Priests enjoy an evening cookout on the lawn of St. John's Seminary Aug. 11. Pilot photo/ Jim Lockwood
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BRIGHTON -- Priests of the Archdiocese of Boston celebrated a spirit of fraternity and a sense of hope that pervades their ministries at their annual summertime gathering.
About 150 priests and seminarians of the archdiocese attended the sixth annual Vianney Cookout Aug. 11 at St. John's Seminary. The evening affair included a talk by Father Tom Nestor, pastor of St. Eulalia Parish in Winchester, vespers led by Cardinal Seán P. O'Malley and a barbecue on the seminary lawn.
The event was organized by Father Jim Flavin, the archdiocese's clergy benefits director and Michael Medas, director of clergy personnel.
"We're such a big diocese. We don't get to see each other that often," said Father Flavin. "As the number of priests gets less and less, the workload gets larger. You may not always get the opportunity to be there and support each other."
"These things are really important to us," Father Flavin added.
During evening vespers, Boston's newest auxiliary bishops, Arthur Kennedy and Peter Uglietto, recited their oath of fidelity in which they promised that they will act in accordance with canon law, uphold church teachings and act in obedience to the bishops of the Church.
Canon Law mandates that the oath be taken before assuming a Church office, and bishops are required to take it prior to ordination.
Bishops-elect Uglietto and Kennedy are being ordained on Sept. 14.
"Normally, the oath of fidelity is done privately, but I thought it was nice to take occasion of the Vianney gathering and have the priests be a part of it," Cardinal O'Malley said in his Aug. 13 blog posting.
Prior to vespers, Father Nestor gave a talk entitled "Playing the Numbers." In the talk he reminded priests that despite the fact that only 17 percent of Catholics in the archdiocese attend Mass weekly, down from 70 percent in 1970, the Catholic faith will not disappear because of the constant presence of the Holy Spirit.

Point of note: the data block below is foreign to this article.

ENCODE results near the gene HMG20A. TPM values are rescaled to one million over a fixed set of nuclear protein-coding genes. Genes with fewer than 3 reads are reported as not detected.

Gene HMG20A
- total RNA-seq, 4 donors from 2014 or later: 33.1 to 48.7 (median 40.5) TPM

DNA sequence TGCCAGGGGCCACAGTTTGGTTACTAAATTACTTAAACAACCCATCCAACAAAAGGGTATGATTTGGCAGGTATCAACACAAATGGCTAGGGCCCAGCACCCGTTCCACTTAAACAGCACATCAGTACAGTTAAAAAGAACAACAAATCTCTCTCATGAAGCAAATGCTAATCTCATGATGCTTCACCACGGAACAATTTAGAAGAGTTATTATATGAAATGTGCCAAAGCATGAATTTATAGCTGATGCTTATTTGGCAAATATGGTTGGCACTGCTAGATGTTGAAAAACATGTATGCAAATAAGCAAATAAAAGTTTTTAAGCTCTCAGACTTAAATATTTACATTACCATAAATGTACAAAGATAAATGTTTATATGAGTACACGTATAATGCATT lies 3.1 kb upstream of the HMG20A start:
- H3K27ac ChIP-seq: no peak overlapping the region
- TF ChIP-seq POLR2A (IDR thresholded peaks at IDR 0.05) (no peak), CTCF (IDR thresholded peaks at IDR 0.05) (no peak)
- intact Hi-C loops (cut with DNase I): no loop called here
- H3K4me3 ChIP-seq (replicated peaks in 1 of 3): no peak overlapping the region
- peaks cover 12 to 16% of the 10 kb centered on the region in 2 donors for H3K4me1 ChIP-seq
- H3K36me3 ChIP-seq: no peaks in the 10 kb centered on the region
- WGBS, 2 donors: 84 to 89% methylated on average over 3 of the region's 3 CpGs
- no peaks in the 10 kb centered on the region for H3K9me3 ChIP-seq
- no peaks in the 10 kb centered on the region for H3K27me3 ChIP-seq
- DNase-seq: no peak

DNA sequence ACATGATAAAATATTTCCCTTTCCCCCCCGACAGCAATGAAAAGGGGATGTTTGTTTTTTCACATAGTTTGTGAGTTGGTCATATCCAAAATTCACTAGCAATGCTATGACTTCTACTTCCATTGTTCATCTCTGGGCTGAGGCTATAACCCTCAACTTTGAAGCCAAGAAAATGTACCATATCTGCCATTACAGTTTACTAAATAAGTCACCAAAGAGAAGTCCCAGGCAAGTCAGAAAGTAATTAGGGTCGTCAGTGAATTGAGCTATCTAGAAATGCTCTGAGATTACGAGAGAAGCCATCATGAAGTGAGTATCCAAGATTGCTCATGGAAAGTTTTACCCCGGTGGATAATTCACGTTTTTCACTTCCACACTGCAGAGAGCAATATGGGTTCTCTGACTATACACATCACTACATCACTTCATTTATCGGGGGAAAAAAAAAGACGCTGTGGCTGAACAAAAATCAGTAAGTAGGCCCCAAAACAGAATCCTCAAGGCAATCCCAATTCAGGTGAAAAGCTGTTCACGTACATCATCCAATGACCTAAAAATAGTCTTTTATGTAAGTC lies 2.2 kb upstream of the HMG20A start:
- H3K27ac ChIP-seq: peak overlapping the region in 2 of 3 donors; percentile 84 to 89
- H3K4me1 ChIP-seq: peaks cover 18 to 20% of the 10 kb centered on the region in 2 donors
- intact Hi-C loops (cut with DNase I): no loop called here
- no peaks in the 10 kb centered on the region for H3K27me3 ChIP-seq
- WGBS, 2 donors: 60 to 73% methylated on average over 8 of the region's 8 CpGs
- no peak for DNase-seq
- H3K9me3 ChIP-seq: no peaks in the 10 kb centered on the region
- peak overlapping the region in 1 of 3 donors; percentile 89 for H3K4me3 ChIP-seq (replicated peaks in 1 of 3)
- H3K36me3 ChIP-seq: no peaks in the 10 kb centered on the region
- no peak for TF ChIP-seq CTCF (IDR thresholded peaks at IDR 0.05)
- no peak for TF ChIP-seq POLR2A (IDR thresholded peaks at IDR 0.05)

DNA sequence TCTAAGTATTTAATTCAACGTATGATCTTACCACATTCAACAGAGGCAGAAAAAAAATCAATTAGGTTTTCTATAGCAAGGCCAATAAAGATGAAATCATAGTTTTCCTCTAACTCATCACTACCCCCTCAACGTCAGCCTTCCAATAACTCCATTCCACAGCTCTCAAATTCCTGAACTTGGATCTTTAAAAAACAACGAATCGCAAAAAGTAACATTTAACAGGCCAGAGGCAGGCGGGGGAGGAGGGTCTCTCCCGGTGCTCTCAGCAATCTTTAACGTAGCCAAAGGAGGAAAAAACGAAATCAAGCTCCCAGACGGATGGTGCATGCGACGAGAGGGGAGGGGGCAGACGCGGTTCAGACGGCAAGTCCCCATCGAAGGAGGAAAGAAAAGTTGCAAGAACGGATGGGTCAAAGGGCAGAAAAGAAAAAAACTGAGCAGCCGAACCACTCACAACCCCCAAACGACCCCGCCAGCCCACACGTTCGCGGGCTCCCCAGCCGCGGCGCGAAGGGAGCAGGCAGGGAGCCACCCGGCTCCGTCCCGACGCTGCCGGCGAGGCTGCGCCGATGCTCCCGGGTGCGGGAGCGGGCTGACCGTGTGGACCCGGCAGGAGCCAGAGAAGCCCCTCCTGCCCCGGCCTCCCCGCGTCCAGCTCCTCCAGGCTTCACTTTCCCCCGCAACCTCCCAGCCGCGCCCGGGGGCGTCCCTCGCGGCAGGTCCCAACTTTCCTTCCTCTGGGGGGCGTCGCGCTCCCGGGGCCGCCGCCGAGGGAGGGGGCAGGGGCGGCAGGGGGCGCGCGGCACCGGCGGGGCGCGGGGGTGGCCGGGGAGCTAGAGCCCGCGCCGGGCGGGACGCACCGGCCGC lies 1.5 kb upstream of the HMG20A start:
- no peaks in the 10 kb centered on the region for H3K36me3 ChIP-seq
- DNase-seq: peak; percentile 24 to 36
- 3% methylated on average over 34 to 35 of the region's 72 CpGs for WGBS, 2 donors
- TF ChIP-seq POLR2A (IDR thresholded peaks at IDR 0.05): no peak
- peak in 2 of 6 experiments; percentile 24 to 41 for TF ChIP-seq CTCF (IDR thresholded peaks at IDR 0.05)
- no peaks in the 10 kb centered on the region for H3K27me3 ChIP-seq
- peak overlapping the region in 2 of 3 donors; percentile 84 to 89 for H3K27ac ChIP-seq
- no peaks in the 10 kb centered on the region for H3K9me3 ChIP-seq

"Clearly, there are things in the Church that transcend numbers," he said. "The most important of these things that transcend numbers can't be quantified whatsoever. Does anyone here believe the Holy Spirit God has left the Church?"
"We see the unquantifiable Holy Spirit in action every day," Father Nestor added.
In spite of low Mass attendance, he reminded priests they need to see signs of hope in their work. He also told priests it is important to recognize the presence of the Holy Spirit in the churchgoers who attend Mass.
"It's the Holy Spirit that inspires you and me to leave our rooms on Sunday morning to proclaim a truth that is so compelling," Father Nestor said.
Father Nestor's words resonated with his brother priests.
"The mission of the Church has never failed," said Father Steve Rock, pastor of St. Agnes Parish in Reading. "We can get so bogged down with all the negativity, but if we're fed by prayer and let the Holy Spirit in, it changes the whole dynamic."
"God provides. If it's his work, he will provide," Father Rock added. "We have to be open to that. The Spirit is alive and well. We just have to let him in."
Father Bill Kelly, who started the annual Vianney Cookout six years ago as a member of the diocese's clergy support office, reacted favorably to Father Nestor's message of hope.
"Everybody faces different struggles every day," said Father Kelly, currently the pastor of St. Mary Parish in Dedham. "It's important for us to be reminded that hope is one of the central virtues we live by."
Cardinal O'Malley gave a homily during vespers in which he reminded his priests need to understand the "limitations" of their human condition and be men of profound faith.
"Only a radical spiritual commitment can sustain us in our efforts to help the poor, the downtrodden, and the administration our ministry calls us to do," he said.